A central idea of Buddhism (yes I realise I have been prattling on about Buddhism) is taking a very positive emotion and making that one's default state. Then from this new position one finds a more positive emotion and reaches for that in a never ending cycle. I suppose the main difference between this and the will to power is Nietzsche makes it sound like a battle where Buddhist thought makes it seem like a peaceful journey. Then regardless of what happens around you one can maintain that same level of peace whether you are sniffing the roses or awaiting your execution. Essentially you are expected to be in a state of meditation while one does any task. Thus doing anything can be a form of meditation and to link this to the thread's topic anything can be a form of stress relief ergo playing instruments can be a form of stress relief.

As an aside there are certain branches of Zen Buddhism that meditate while playing instruments.

Re: Playing instruments to release stress
July 30, 2009, 12:04:34 AM
A central idea of Buddhism (yes I realise I have been prattling on about Buddhism) is taking a very positive emotion and making that one's default state. Then from this new position one finds a more positive emotion and reaches for that in a never ending cycle. I suppose the main difference between this and the will to power is Nietzsche makes it sound like a battle where Buddhist thought makes it seem like a peaceful journey. Then regardless of what happens around you one can maintain that same level of peace whether you are sniffing the roses or awaiting your execution. Essentially you are expected to be in a state of meditation while one does any task. Thus doing anything can be a form of meditation and to link this to the thread's topic anything can be a form of stress relief ergo playing instruments can be a form of stress relief.

As an aside there are certain branches of Zen Buddhism that meditate while playing instruments.


Traditional Indian music also has a long tradition of being a meditative practice, or having a meditative component. I would bet that's where the idea came from in the first place, also probably having evolved from ancient tribal traditions where music and ritual was a way of transcending material boundaries and interacting with spirits/deities. I find playing an instrument to be very meditative sometimes. I often feel like my mind has been recalibrated and instead of outward stressors being any different themselves, my mind can perceive them for what they are instead of the narrative I've created around them.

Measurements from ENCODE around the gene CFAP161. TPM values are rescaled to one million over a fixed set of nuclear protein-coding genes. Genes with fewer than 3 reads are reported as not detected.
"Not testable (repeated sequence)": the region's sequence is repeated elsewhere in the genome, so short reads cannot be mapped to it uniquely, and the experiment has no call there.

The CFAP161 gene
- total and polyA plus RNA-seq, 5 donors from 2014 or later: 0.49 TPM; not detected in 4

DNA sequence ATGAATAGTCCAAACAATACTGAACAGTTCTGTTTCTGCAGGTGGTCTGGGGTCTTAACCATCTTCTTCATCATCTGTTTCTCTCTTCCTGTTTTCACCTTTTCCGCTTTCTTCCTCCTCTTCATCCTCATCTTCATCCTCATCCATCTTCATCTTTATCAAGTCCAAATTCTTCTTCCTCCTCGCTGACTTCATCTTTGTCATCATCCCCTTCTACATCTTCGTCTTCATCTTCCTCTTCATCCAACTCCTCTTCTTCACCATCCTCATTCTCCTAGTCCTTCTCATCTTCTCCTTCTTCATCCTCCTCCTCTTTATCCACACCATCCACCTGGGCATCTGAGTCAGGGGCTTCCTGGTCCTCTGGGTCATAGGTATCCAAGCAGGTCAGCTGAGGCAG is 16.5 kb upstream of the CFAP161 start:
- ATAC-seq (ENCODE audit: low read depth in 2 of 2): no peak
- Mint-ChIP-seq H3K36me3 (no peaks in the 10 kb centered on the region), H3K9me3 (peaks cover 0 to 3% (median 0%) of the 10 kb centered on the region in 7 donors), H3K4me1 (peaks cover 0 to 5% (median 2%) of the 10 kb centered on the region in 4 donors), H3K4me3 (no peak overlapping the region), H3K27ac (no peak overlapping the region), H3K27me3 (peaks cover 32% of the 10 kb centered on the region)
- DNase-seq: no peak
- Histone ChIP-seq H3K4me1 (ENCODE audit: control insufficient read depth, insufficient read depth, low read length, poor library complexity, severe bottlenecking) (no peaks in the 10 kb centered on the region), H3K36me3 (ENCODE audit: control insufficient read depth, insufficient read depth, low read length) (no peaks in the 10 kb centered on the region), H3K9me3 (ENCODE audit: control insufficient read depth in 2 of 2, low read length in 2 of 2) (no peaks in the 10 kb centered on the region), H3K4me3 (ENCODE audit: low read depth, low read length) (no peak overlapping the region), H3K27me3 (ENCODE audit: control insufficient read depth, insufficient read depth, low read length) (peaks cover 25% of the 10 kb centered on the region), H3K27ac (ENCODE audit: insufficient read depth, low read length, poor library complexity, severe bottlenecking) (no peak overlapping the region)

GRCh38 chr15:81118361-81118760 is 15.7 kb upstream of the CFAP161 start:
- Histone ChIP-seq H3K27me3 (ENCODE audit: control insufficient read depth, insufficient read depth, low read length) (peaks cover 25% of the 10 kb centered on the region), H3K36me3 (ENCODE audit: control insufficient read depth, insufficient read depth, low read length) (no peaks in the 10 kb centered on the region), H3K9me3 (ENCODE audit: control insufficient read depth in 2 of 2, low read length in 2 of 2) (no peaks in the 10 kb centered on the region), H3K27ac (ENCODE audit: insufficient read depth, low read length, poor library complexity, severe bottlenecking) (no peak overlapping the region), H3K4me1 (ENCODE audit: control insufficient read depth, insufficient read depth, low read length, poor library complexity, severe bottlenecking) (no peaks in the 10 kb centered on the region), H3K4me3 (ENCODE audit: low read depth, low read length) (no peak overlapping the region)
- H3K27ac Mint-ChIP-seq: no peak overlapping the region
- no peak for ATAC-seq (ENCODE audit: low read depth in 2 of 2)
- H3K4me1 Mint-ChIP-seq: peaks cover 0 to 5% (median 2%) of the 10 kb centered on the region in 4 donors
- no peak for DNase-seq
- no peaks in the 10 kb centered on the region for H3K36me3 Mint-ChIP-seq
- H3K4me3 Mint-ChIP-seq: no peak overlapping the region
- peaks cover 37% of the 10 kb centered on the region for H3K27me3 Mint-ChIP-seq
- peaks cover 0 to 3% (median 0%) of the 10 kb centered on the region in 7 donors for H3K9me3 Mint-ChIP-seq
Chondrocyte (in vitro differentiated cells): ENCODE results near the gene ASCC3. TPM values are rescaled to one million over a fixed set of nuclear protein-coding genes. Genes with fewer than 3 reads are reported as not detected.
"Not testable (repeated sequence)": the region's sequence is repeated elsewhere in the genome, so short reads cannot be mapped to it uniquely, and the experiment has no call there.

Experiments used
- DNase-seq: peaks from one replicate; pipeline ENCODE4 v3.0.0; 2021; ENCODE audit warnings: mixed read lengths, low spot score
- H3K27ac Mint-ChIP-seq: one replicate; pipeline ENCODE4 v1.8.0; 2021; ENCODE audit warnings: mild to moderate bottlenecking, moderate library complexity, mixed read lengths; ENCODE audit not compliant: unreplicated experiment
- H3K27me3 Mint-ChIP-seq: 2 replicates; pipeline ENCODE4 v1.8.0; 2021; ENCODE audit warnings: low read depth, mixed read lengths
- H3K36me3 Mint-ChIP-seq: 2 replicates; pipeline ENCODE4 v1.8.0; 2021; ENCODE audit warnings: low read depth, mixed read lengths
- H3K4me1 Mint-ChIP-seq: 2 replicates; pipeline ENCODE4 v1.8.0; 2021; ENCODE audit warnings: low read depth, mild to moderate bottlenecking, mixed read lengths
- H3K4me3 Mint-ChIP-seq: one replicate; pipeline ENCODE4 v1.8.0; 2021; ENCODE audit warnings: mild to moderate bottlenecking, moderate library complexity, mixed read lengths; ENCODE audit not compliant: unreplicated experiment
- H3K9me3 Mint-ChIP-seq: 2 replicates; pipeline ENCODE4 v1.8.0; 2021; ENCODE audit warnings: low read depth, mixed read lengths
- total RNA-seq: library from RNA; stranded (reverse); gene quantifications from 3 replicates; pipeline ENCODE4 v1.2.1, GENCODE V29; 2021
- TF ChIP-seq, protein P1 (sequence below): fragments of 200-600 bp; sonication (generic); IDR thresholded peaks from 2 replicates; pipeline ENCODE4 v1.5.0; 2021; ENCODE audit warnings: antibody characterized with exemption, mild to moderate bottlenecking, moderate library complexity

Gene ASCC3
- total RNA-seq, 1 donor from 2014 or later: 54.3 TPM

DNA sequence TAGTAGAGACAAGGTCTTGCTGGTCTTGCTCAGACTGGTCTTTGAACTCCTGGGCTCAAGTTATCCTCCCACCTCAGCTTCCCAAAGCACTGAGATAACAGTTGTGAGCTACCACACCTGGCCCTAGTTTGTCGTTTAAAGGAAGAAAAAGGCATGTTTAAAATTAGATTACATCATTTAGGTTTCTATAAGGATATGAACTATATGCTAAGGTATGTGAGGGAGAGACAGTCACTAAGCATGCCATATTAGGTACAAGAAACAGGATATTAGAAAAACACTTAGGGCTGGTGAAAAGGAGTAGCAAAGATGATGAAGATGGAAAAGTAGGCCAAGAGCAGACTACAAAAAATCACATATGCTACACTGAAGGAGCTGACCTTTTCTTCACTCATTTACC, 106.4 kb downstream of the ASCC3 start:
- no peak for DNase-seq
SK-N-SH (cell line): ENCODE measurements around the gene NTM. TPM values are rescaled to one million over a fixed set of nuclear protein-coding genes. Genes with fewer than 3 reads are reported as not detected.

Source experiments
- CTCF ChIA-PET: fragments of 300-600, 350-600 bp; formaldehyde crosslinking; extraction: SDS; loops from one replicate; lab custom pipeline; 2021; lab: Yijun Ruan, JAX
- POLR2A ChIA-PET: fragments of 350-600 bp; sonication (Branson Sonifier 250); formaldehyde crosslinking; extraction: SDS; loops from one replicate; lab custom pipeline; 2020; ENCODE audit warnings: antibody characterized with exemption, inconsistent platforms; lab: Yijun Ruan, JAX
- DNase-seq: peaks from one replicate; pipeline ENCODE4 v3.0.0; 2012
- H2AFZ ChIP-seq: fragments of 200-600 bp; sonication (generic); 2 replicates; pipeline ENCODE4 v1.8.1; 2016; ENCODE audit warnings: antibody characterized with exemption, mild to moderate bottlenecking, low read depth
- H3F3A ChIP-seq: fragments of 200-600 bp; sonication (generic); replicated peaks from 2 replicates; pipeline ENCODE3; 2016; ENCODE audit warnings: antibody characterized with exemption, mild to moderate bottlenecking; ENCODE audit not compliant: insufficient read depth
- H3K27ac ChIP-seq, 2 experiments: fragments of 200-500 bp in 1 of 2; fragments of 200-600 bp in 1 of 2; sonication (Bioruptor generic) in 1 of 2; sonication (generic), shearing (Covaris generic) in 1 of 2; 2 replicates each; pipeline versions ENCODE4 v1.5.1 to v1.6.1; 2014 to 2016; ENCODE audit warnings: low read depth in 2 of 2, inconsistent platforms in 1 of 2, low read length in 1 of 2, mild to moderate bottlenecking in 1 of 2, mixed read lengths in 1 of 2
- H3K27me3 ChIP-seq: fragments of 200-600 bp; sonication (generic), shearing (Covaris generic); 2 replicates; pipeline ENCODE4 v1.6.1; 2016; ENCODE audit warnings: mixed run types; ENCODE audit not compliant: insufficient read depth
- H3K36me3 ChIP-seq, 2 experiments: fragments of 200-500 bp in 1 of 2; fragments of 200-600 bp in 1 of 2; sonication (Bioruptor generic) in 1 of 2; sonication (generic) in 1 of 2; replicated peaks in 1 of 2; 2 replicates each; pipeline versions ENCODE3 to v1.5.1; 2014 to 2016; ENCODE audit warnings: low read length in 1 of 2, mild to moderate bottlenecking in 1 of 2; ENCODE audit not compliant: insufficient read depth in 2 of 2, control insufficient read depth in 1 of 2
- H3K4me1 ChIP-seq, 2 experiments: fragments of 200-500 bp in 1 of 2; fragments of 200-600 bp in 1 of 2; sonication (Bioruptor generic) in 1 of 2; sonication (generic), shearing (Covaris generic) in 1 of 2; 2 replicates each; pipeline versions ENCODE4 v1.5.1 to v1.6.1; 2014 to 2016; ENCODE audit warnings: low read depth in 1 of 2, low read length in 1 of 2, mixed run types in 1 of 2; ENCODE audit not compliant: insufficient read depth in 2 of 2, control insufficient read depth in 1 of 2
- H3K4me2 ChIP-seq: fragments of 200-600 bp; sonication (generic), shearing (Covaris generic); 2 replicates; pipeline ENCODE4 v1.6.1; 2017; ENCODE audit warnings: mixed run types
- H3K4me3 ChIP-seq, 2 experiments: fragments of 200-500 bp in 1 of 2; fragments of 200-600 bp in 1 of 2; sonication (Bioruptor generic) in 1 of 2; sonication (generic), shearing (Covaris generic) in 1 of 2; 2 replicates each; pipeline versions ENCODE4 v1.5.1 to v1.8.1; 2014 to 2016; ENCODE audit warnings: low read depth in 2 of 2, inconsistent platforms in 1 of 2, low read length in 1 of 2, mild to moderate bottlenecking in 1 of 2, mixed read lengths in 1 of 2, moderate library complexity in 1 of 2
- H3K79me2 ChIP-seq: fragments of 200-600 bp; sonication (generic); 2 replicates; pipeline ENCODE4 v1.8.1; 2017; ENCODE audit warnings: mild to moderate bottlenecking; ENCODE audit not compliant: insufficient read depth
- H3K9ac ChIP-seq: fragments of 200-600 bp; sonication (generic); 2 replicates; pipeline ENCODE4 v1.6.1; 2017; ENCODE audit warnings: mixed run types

Re: Playing instruments to release stress
July 30, 2009, 02:23:07 AM
Recently I have begun playing with my guitar in a new way. After distortion is switched on I turn the superstat up onto full and turn the post as high as I dare without injuring my ears. At this point I also turn the reverb onto full. I sit close on a chair facing the amp and I let the feedback begin. You can affect the quality of the feedback by moving closer or farther away from the amp as well as tilting and rotating the guitar. Changing the volume and using the tone nob and choosing which pickups are used also create changes. Also lightly tapping the guitar creates different sounds depending on where and how hard. Naturally playing things on your guitar changes the feedback but you have to be careful though otherwise the feedback disappears, this is why I tend to only play harmonics because it gives you the possibilities of simple melodies that can also entirely change the feedback with a reduced risk of removing the feedback.

I find that this requires great patience, for if you try to do things to fast the feedback either disappears or becomes unlistenable. I find it also requires a quite mind so one can enjoy the sound that is being made, if ones mind is full I experience a lack of interest in what I am doing. Lastly I think it allows one to truly live in the moment because these pieces (?) have too many variables to be anything other than improvisations and so one has to constantly be aware of how the music is changing in order to make one's next move. It is like a forced mediation for if your mind wanders the music is reduced to nothing.